With NAIDOC Week being celebrated across the country, we’ve put together a list of some of the best new releases by Aboriginal and Torres Strait Islander authors.
Explore important and engaging stories for children and teens, as well as the latest releases across adult fiction, memoir, and non-fiction.
This year’s NAIDOC theme is ‘For Our Elders’ – celebrating and recognising the prominent role Elders have played in Aboriginal and Torres Strait Islander communities as ‘cultural knowledge holders, trailblazers, nurturers, advocates, teachers, survivors, leaders, hard workers and…loved ones.’
Bidhi Galing by Anita Heiss, Samantha Campbell (illus.)
Powerful and moving, Bidhi Galing (Big Rain) celebrates the Wiradyuri heroes of the Great Flood of Gundagai in 1852, told through the eyes of a young girl who is rescued from the raging floodwaters by her father.
Backyard Footy by Carl Merrison, Samantha Campbell (illus.)
The first book in a joyful black&write!-winning picture book series that follows a cast of footy-crazy kids as they hop through the backyards of their neighbourhood in the Kimberley, collecting equipment and friends to play with as they go.
This Book Thinks Ya Deadly!: A Celebration of Blak Excellence by Corey Tutt, Molly Hunt (illus.)
An inspirational, illustrated compendium that celebrates the diversity and success of First Nations People. It showcases the careers and Corey’s personal stories of First Nations People who have done great things in their respective fields, including Professor Marcia Langton, Miranda Tapsell, Tony Armstrong, Dr Anita Heiss, Danzal Baker (Baker Boy), Adam Goodes and Blak Douglas.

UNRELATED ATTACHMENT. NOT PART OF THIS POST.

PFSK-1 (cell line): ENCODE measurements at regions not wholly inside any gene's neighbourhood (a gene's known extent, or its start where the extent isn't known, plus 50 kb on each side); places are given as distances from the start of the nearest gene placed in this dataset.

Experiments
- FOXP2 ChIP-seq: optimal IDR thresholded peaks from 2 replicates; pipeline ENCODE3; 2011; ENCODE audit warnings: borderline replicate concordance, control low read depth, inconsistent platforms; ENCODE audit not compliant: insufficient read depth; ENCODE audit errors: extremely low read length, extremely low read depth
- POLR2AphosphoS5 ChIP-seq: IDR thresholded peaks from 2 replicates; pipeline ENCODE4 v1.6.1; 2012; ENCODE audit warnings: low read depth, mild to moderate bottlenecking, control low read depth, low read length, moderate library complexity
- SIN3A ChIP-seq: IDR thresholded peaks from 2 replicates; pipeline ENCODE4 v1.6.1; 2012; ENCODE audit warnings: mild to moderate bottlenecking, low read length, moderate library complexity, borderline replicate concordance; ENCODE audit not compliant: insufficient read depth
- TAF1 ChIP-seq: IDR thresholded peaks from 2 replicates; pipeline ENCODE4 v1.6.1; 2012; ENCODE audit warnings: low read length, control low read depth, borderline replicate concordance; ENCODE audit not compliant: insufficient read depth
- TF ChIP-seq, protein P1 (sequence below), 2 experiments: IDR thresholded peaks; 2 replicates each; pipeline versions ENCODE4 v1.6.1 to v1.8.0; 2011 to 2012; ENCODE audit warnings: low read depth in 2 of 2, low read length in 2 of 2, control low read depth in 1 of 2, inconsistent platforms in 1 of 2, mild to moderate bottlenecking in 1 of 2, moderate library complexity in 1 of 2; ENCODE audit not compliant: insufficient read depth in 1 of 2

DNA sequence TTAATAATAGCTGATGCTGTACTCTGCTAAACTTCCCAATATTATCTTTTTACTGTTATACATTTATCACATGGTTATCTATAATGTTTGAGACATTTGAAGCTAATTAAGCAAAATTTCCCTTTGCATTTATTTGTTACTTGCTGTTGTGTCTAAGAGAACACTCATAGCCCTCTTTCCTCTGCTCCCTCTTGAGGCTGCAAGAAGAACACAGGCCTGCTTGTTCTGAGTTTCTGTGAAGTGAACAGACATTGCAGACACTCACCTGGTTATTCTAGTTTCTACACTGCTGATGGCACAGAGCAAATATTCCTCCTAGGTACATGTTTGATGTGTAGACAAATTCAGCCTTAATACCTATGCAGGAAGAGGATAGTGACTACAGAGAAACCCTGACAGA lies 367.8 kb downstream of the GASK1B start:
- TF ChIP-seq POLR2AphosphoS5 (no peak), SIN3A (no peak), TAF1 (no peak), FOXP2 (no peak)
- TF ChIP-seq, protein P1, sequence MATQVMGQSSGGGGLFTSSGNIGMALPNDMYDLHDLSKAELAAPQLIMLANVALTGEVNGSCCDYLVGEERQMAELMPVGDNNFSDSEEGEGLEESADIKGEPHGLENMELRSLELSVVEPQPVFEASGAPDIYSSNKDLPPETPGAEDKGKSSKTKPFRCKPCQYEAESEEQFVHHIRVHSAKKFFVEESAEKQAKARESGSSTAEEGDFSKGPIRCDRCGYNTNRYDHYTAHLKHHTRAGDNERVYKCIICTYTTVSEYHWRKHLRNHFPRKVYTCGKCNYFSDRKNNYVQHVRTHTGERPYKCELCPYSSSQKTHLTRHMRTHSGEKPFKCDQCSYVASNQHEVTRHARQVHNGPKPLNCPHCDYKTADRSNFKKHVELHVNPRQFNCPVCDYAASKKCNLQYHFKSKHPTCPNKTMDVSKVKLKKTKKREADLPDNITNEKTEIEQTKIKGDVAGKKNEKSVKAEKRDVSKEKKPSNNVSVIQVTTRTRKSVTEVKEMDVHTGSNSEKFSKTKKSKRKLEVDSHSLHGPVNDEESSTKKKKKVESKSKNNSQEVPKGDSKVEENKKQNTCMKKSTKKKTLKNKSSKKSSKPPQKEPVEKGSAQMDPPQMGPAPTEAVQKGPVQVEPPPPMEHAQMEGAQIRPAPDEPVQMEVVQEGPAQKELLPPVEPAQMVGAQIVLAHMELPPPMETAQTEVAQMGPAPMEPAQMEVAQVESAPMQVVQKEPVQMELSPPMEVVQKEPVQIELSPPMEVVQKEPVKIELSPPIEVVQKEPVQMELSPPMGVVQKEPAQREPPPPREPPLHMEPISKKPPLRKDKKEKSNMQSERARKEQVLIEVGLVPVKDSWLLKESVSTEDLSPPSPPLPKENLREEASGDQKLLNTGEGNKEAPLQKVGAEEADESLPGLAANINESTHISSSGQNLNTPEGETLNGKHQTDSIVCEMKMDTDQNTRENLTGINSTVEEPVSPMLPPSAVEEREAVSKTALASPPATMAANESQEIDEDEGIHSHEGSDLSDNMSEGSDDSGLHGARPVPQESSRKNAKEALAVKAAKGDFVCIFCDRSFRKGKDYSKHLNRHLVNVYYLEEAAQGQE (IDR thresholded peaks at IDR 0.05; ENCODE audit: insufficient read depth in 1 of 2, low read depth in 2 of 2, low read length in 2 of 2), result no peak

We Didn’t Think It Through by Gary Lonesborough
From the author of the award-winning The Boy from the Mish, comes a compelling coming-of-age YA novel about sixteen-year-old Jamie Langton finding his future and navigating the challenges of racism, family and friendship in a small Australian town.
Praiseworthy by Alexis Wright
Set in the north of Australia, in a small town dominated by a haze cloud – which heralds both an ecological catastrophe and a gathering of the ancestors – the new novel from the award-winning author Alexis Wright pushes allegory and language to its limits, a cry of outrage against oppression and disadvantage, and a fable for the end of days.
Personal Score: Sport, culture, identity by Ellen van Neerven
A ground-breaking examination of sport’s troubled relationship with race, gender and sexuality from an award-winning First Nations author. Van Neerven shines a light on sport on this continent from a queer First Nations perspective, revealing how some athletes have long challenged mainstream views and used their roles to effect change not only in their own realm, but in society more broadly.
First Knowledges Law by Marcia Langton, Aaron Corn
The latest instalment in the First Knowledges series shows how Indigenous law has enabled people to survive and thrive in Australia for more than 2000 generations, and challenges readers to consider how Indigenous law can inspire new ways forward for us all in the face of global crises.
the body country by Susie Anderson
A powerful collection of poetry from an award-winning poet and black&write! Fellowship winner, the body country is an evocative exploration of a world that too often marginalises and a meditation of wandering and wondering on Country, inviting the reader to understand the complexities and changing forms of self and love.
She Is the Earth by Ali Cobby Eckermann
The new verse novel from celebrated poet Ali Cobby Eckermann, charting a journey through grief and celebrates the healing power of Country. Through the collection, the reader follows Eckermann’s soft footfalls in the open (but far from empty) spaces between earth and sky; from sandstone to wetlands, from plains to mountain ranges.